In 2009, Nichols’s midyear evaluation was fine. But that spring, a case of vertigo kept her out of school for more than a month. Administrators said her evaluation would be completed the following year. She never received another positive review.
New York’s school system became infamous for its “rubber rooms,” where teachers accused of misconduct used to spend months or years, whiling away the hours, collecting paychecks as they awaited resolution of their cases. The rooms were shut in 2010 after a spate of negative media reports.
There is no such place in Fairfax. Until her case is decided,
Nichols is not allowed to set foot on the Rose Hill campus or participate in any school activities. She has received her salary — about $92,000 a year, records show — at home since last summer.
Nichols, who declined to give her age, spends time volunteering with the NAACP, shuttling friends to and from appointments and tutoring at church.
“Every day, I wake up, I know why I’m not at work,” she said. “But I can’t just drown in it. I have to do things to keep myself busy.”
She was one of 62 veteran Fairfax teachers put on probation at the end of the 2009-10 school year, according to school system data. Most eventually resigned, but 15 were allowed to keep working. Three, including Nichols, were recommended for dismissal.
Firing a teacher can be costly. Fairfax has spent more than $70,000 on outside attorneys in the Nichols case, plus additional expenses for internal staff time, the fact-finding panel and Nichols’s salary and benefits.
The Virginia state code allows teacher dismissal for “incompetency, immorality, noncompliance with school laws” and other transgressions.
Nichols was recommended for dismissal on grounds of incompetency. But then the school system offered her a secret deal, according to her attorney, Steven Stone.
He was not permitted to ask witnesses about it during the hearing. But in a statement he made for the record, Stone said the terms were these: If Nichols could find a Fairfax principal willing to hire her, the central office was willing to approve the transfer and allow her to work.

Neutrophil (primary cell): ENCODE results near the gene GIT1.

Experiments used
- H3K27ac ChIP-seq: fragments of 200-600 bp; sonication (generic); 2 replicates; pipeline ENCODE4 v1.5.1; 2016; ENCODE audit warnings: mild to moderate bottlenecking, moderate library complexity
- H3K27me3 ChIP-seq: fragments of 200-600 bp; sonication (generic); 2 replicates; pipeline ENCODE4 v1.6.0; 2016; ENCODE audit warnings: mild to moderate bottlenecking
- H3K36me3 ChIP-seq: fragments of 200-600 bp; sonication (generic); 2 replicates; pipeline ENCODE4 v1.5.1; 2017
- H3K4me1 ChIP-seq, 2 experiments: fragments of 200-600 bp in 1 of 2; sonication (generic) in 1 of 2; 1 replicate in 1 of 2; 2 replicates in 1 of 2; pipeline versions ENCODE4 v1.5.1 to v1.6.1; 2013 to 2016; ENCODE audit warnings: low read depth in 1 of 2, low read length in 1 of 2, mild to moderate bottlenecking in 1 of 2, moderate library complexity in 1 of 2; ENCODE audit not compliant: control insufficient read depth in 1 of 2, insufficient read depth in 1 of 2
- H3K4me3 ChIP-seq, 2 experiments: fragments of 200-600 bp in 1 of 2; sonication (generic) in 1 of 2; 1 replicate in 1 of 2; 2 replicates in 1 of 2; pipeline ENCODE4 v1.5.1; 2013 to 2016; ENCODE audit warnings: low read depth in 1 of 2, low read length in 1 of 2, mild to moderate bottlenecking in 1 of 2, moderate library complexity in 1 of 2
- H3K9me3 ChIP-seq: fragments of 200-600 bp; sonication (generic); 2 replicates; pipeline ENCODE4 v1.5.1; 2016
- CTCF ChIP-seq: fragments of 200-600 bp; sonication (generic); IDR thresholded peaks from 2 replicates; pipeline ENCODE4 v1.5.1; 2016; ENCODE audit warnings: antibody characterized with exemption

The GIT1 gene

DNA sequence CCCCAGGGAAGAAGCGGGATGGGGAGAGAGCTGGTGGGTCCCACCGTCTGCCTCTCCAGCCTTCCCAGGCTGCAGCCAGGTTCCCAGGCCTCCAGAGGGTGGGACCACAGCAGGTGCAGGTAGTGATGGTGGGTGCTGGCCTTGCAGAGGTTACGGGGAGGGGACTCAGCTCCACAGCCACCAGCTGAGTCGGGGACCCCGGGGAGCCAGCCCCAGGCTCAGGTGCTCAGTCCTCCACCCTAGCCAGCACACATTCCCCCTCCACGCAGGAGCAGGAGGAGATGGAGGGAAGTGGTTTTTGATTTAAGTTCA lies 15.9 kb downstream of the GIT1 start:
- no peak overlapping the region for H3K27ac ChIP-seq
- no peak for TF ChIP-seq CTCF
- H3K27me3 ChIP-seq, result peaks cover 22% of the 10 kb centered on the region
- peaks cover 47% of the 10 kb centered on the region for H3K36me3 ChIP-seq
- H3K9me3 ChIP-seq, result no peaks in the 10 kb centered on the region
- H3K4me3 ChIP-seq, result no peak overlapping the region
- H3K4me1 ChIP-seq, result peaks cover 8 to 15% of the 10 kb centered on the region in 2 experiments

Or, he said, if Nichols applied to a school outside the county, officials said she could use a positive recommendation letter that Kaye had written in 2008 when Nichols had sought an administrative position. The central office, Stone said, was willing to provide “necessary supportive information.”
Stone, paid by the Virginia Education Association — an affiliate of the National Education Association, the nation’s largest teachers union — declined to be interviewed about the agreement.
School system officials declined to be interviewed about the Nichols case, citing the need for privacy in a personnel matter. Asked why the system would consider giving a positive reference for an allegedly incompetent teacher, spokesman John Torre responded, “While we cannot comment specifically on any type of discussions between the parties, it is very common in all kinds of employment cases that an attempt is made to reach some kind of agreement on how things would be treated if, for example, the employee sought employment elsewhere.”
Seven parents testified in support of Nichols. Four had children in her class in her last year at the school, when her evaluations were consistently negative.
Some had volunteered in her classroom. They said they saw Nichols do the very things she was accused of not doing: using the interactive whiteboard, working with children individually and in small groups, assigning hands-on projects.
Samantha Benson said her daughter had “blossomed” in the class. “She came home excited about learning,” Benson said. Nichols, she added, “was a hands-on teacher. She took the time to answer the questions of each child. She made them feel comfortable.”
Former students wrote letters in praise of Nichols.
Fatemeh Corlett, now 34, told the panel that, in elementary school, Nichols had helped her find confidence and get into
classes for gifted and talented students. Later, Nichols urged Corlett to steer clear of temptations in high school, edited her college
essays and helped her apply for financial aid.
Two weeks before Corlett was to move into her freshman dormitory — and become the first in her family to go to college — Nichols showed up at her home. She brought the kinds of things a kid needs for her first adult home: a fridge, a microwave, a comforter.
“Things I had no idea I needed,” Corlett said. “How can someone have such a big heart to think to do that?”
Nichols’s students scored no differently on state tests than other sixth-graders at Rose Hill, school officials said, but that didn’t affect how she was judged.
There is a growing national movement to base teacher evaluations on student performance, but it hasn’t reached Fairfax. So instead of asking how much a teacher’s students have progressed, administrators ask how faithfully a teacher uses methods the county deems effective.
In other words, the focus is on how teachers teach instead of whether students learn.
Starting next year, Virginia will require schools to take a different tack. Student achievement is to be a “significant” portion of teacher evaluations. School systems have latitude to decide what that means; Fairfax will unveil its proposal June 11.